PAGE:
THURSDAY: Taxes — One of those Certain Things

By Mark Grossmann, Illinois Attorney

Belleville, Illinois

About the Author

1 August 2013

With all the allegations of IRS misconduct, the agency is becoming a particular focus of public dissatisfaction.  Not that the IRS wasn’t, well, less than popular already.  Sadly, just this kind of situation is often an invitation to con artists.  So, you might hear some amazing claims.  These particular claims are anything but new.  A little over 10 years ago, several self-styled “experts” were touring the United States speaking to groups and appearing on radio and TV talk-shows asserting that Americans didn’t have to pay their income taxes.  The amazing claim was that, somehow, it’s legal to ignore your IRS tax obligation.

It isn’t.  This is a reminder of that simple fact.

Generally, these “experts” rely on one or more of these four false assertions.  (1) The power to tax incomes isn’t in the Constitution.  (2) Our income tax system is “voluntary.”  So, no one actually has to pay income tax.  (3) Our paper currency isn’t real money.  So we have no real income on which to base an income tax obligation.  (4) The speaker/author has followed his or her own advice, and not paid income taxes for several years, without any consequences.

(1) The United States income tax is both legal and, certainly, constitutional.  How do we know?  It’s written in the Constitution.  The authors of our income tax legislation took no chances.  They proposed and amended the Constitution to assure the legality of an income tax.  The 16th Amendment specifically authorizes the U.S. Government to levy an income tax: “The Congress shall have power to lay and collect taxes on incomes, from whatever source derived, without apportionment among the several States, and without regard to any census or enumeration.”

(2) Our income tax system is voluntary.  In most nations of the world, government inspectors determine how much tax a citizen owes.  Then, government collectors “collect” those taxes.  This is an involuntary system.  In the United States, however, the government allows citizens to calculate their own yearly taxes and submit a “return,” together with their payment before a certain date: April 15th of the following year.  Therefore, our system of income taxation is voluntary.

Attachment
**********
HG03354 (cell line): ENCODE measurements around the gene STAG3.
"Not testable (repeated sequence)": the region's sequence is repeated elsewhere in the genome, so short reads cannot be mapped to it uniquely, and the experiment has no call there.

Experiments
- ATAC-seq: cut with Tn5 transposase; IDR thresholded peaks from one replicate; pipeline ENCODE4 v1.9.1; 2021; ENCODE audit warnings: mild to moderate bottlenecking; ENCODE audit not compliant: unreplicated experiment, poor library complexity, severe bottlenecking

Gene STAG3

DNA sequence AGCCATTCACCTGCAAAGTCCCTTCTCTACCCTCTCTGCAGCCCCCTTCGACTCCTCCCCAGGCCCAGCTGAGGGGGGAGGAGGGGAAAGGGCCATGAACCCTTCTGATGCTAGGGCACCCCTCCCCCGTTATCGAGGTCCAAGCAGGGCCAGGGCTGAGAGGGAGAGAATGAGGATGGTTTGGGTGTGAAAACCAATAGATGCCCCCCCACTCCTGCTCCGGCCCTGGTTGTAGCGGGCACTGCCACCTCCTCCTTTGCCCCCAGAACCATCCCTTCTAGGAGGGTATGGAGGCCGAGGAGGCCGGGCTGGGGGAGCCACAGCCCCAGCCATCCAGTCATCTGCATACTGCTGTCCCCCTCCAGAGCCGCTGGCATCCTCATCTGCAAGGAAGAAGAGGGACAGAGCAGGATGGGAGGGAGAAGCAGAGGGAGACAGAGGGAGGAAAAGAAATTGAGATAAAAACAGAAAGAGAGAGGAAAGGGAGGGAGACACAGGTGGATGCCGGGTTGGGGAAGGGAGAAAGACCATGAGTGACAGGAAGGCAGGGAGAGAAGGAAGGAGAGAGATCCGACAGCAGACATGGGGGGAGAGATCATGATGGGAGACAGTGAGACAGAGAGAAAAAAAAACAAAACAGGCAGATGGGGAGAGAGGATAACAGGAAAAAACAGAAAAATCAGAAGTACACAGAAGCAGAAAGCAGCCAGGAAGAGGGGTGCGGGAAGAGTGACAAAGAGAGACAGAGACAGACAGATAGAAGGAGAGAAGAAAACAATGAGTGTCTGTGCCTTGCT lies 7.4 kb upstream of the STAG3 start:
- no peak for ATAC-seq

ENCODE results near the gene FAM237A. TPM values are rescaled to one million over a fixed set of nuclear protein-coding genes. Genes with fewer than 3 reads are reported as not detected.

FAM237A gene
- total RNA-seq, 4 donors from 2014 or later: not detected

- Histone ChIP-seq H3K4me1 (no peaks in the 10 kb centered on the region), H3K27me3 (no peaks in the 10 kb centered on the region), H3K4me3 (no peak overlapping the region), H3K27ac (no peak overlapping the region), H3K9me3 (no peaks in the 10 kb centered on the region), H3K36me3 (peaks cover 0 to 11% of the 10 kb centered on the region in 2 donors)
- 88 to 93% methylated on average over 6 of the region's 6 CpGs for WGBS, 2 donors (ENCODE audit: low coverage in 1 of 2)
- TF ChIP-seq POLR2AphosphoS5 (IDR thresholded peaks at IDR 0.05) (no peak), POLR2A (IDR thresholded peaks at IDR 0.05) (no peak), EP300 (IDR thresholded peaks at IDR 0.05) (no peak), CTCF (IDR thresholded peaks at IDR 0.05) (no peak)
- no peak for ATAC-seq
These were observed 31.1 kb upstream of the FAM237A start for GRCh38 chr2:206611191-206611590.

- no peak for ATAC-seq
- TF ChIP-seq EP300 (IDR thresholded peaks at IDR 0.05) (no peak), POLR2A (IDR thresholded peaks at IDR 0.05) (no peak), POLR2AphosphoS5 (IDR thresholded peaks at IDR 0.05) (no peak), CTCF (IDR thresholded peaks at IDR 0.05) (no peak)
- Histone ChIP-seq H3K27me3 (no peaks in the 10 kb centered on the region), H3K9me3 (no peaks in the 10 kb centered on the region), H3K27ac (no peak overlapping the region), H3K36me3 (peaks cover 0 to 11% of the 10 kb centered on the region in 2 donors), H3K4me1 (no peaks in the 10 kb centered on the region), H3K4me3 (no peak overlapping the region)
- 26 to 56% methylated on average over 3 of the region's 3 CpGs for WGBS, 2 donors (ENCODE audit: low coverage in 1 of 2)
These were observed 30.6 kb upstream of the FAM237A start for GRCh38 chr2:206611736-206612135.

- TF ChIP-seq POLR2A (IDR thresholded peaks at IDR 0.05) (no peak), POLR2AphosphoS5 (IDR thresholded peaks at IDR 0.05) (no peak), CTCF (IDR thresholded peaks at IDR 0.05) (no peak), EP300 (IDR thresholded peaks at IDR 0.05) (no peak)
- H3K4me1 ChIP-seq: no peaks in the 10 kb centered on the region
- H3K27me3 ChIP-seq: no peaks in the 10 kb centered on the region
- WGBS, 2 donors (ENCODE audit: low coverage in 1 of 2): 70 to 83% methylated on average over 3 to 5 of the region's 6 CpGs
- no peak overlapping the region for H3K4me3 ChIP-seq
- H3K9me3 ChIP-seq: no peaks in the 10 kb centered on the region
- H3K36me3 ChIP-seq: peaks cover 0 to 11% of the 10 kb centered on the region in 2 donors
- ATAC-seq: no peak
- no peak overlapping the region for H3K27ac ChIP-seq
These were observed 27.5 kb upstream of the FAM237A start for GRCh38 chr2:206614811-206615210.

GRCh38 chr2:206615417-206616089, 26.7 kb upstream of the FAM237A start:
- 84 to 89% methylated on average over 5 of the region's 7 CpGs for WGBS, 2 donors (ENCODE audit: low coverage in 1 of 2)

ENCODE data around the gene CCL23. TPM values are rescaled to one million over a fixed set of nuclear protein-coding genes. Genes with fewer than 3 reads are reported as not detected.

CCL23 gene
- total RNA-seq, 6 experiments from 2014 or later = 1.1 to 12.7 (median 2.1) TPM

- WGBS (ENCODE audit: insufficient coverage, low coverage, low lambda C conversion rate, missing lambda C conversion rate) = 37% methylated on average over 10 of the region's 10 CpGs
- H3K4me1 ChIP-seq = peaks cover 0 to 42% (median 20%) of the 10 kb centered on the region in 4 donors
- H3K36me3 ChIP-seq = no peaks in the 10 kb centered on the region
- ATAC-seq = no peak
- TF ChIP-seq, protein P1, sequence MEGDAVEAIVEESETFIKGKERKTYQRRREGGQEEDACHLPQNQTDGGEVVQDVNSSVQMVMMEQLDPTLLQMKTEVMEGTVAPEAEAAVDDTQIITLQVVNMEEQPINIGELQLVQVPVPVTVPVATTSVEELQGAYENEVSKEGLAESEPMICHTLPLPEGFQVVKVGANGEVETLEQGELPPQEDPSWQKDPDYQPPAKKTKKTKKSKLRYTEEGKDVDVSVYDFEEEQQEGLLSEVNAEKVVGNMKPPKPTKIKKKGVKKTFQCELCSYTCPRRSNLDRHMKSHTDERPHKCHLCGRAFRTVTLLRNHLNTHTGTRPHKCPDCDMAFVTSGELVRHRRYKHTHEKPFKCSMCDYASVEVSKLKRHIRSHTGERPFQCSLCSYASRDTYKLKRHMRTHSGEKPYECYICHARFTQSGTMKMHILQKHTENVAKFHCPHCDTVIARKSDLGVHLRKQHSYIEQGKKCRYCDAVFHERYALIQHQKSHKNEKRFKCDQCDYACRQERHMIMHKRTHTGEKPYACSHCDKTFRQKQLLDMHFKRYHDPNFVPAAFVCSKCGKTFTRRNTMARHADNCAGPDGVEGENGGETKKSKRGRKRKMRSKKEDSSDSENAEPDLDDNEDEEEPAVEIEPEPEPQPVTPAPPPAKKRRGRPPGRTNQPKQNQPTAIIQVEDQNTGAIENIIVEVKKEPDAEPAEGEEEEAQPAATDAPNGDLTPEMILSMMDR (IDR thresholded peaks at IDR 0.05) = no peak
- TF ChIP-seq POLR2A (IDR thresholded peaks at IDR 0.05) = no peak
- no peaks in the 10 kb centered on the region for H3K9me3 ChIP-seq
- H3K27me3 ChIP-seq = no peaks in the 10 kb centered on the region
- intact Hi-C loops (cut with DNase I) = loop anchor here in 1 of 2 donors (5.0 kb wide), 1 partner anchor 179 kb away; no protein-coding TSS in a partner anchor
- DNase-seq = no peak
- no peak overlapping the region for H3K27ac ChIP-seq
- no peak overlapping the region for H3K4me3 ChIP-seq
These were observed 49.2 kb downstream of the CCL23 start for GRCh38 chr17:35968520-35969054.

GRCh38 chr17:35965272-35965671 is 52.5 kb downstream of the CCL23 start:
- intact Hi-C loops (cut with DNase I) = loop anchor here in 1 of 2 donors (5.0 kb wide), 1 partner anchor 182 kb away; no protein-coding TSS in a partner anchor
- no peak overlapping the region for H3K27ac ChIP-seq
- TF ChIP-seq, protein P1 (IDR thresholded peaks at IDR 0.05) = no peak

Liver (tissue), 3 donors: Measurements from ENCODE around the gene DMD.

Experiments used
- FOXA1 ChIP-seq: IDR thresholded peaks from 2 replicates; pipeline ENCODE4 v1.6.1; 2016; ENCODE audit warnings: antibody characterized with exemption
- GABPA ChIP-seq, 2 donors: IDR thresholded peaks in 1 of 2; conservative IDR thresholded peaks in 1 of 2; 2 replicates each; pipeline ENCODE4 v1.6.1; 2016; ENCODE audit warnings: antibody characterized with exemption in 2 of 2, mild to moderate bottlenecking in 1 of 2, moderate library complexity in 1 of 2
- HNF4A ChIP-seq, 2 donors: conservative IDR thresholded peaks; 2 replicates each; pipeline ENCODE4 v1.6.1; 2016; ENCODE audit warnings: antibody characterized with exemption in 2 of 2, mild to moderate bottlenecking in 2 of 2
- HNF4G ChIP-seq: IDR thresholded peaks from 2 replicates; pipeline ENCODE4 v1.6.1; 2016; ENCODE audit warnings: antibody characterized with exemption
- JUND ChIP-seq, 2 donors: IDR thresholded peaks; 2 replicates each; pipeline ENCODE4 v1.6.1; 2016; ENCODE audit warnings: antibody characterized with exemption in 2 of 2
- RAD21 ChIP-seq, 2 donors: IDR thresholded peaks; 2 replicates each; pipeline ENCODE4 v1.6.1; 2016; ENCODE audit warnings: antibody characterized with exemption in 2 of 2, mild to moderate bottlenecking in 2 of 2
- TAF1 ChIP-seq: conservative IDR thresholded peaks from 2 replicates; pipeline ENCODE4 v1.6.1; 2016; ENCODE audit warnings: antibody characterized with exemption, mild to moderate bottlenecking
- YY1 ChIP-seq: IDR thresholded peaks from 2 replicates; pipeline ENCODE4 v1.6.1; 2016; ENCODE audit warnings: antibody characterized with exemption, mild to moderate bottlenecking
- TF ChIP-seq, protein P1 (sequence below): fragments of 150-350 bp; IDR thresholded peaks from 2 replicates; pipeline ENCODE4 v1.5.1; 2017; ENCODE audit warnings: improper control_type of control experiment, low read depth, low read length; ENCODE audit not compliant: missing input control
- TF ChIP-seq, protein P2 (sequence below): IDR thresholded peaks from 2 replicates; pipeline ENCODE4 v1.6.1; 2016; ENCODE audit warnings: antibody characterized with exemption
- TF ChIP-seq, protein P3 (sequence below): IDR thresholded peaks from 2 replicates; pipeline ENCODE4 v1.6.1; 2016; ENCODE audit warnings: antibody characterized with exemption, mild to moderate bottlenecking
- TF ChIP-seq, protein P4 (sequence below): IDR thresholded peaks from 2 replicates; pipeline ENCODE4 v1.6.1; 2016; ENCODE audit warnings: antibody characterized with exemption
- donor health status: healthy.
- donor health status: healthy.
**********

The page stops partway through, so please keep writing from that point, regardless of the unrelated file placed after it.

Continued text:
Generally, the IRS takes a taxpayer’s word for the amounts of the taxpayer’s income, deductions, and tax owed.  Actual audits are rare with very few spot checks.  Notwithstanding the recent admitted misconduct of some IRS officials and the resulting scandal, appropriate audits are most often undertaken when evidence suggests that a taxpayer’s return is inaccurate.  Of course, if the taxpayer does not voluntarily submit a return or fails to fully pay their tax obligation, by the April 15th deadline, the IRS will take steps to forcibly collect the tax owed with considerable penalties and a rather high rate of interest.  So, our system is voluntary, but only if you volunteer–in time.

(3)  Our paper currency is real money.  The last actual connection between U.S. currency and our physical gold and silver reserves ended in the mid 1960’s with the government only ending the regulation of the price of gold (“pegging” our currency to gold) in 1973.  Federal Reserve Notes are “legal tender (real money) for all debts public and private.”  How do we know?  It’s written on every Federal Reserve Note.  A refusal to accept Federal Reserve Notes as legal tender (money) in the United States is a crime.

(4) Sometimes, the tax-defying “expert” will point out that they, themselves, haven’t paid their income tax in one, two, or three years without incident.  To underline their defiance, a few claim to have submitted a return filled out in some colorful or creative way including a written assertion that they legally do not have to pay income tax.  Again, a few claim to have done this for as many as three years, but never four.  Why?  One statute of limitation on prosecution for income tax evasion is four years.  The IRS waits out the limitation period to allow these promoters to rack-up the maximum number of prosecutable federal offenses and, then, . . . prosecution followed by a stay in the slammer.

It’s one thing to make an honest, even foolish, mistake calculating one’s income tax.  That isn’t even a crime.  The taxpayer is just asked to pay any unpaid tax obligation with interest and penalties.  However, it’s another thing when the potential tax payer knows they should pay and refuses.  And yet an altogether worse thing when a person who knows they should pay, refuses, brags about it, and encourages others to do the same.  Again, this brings a stay in the slammer.

In the future, do yourself a favor and don’t fall for the assurances of any scammer who asserts that they have found some previously undiscovered loophole that allows them, or anyone else, not to pay the federal tax on income.  Likewise, advise your friends and acquaintances that these scammers, at best, are wrong and, at worst, “aren’t playing with a full deck.”

 

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